I know where you are secretly attending!

A remarkable study has just been published in the cognitive science journal Vision Research which may be the first genuine demonstration of brain scan ‘mind reading’. The study focuses on visual attention and particularly what is called ‘covert visual attention’ – the ability to mentally focus on something without moving your eyes. For example, take […]

2009-06-26 Spike activity

Quick links from the past week in mind and brain news: The Wall Street Journal vaguely thinks about the benefits of daydreaming and a wandering mind for creativity. There’s more video of Philip Zimbardo discussing the psychology of time over at Fora.tv The Independent reveals that some people use drugs to enhance the mind because […]

Ex psychiatric bible chief slams new secret committee

The forthcoming revision of the psychiatrists’ diagnostic manual, the DSM-V, is controversially being written behind closed doors and has already sparked criticisms for its lack of openness to outside scrutiny. So far, critics have managed to raise little more than smoke signals but the tinderbox may well have just been ignited by an article of […]

neuro images

neuro images is a regularly updated website of beautiful neuroscience images run by Neurophilosophy blogger Mo Costandi. It’s a Tumblr blog, so is a pretty no frills affair, but it’s the perfect platform just to let the pictures shine. There are already some stunning images on there, from ancient illustrations to cutting edge scans, so […]

Race bias and the menstrual cycle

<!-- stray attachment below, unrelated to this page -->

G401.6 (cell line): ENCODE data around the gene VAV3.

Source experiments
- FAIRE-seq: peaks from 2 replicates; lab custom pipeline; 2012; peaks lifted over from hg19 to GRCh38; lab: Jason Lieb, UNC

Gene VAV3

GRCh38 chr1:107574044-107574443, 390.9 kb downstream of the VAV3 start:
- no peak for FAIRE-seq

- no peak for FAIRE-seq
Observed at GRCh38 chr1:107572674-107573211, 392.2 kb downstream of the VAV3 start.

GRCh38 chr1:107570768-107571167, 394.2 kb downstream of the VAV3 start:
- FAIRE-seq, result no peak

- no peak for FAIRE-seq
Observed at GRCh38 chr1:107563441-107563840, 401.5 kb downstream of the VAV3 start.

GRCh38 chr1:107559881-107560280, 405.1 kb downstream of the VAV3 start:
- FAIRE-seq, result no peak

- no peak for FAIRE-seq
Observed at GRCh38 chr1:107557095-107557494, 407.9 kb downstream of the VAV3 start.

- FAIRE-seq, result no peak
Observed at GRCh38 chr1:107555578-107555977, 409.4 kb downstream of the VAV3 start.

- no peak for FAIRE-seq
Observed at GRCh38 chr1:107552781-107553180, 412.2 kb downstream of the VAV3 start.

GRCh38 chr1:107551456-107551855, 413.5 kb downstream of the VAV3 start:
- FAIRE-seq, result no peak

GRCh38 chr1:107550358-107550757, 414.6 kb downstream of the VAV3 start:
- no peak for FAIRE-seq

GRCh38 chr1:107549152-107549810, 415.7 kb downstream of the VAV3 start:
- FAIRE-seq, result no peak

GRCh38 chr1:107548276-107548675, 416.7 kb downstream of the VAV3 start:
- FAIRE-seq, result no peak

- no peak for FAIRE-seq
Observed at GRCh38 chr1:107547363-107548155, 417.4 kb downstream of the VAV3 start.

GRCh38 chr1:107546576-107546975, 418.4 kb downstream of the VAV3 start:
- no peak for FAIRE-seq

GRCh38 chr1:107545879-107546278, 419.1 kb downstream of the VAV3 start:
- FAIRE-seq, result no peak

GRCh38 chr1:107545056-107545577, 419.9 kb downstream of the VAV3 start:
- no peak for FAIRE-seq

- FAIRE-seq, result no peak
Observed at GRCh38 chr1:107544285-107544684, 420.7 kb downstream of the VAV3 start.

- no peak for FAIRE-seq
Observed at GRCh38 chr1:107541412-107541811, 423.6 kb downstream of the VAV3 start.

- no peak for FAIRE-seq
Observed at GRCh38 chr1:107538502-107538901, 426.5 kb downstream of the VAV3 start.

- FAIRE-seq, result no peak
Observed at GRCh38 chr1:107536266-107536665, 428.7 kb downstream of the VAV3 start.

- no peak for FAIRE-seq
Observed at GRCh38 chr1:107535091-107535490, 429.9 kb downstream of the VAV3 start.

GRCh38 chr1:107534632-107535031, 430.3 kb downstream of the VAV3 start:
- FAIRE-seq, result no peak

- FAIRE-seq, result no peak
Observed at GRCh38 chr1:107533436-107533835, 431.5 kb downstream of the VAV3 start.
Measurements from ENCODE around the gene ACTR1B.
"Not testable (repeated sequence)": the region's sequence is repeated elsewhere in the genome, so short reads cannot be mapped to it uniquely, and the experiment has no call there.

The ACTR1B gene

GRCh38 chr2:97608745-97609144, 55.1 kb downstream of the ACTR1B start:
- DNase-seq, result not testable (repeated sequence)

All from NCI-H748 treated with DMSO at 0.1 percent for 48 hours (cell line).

I’ve just found this surprising study in Psychological Science that found a link between the point in the menstrual cycle of 77 white women and various measures of race bias. Race Bias Tracks Conception Risk Across the Menstrual Cycle. Psychol Sci. 2009 May 4. [Epub ahead of print] Navarrete CD, Fessler DM, Fleischman DS, Geyer […]

Pressed for time perception

Edge has an interesting article by neuroscientist David Eagleman on the perception of time that describes how we can experience temporal illusions just like we experience visual illusions. I have to say, the piece is a little wordy, so it needs a bit of concentration, but it is well worth the effort. This section has […]

A Troublemaker’s fringe

Next week the World Conference of Science Journalists will be coming to London. A few of us felt they might not adequately address some of the key problems in their profession, which has deteriorated to the point where they present a serious danger to public health, fail to keep geeks well nourished, and actively undermine […]

Advance of the seven veils

I’ve discovered there is a small scientific literature on the cognitive science of belly dancing. Yes, I know I should be doing something else with my time, but it’s too late now and it’s too good not to share. A group of movement researchers studied which fundamental action abilities were the best predictors of belly […]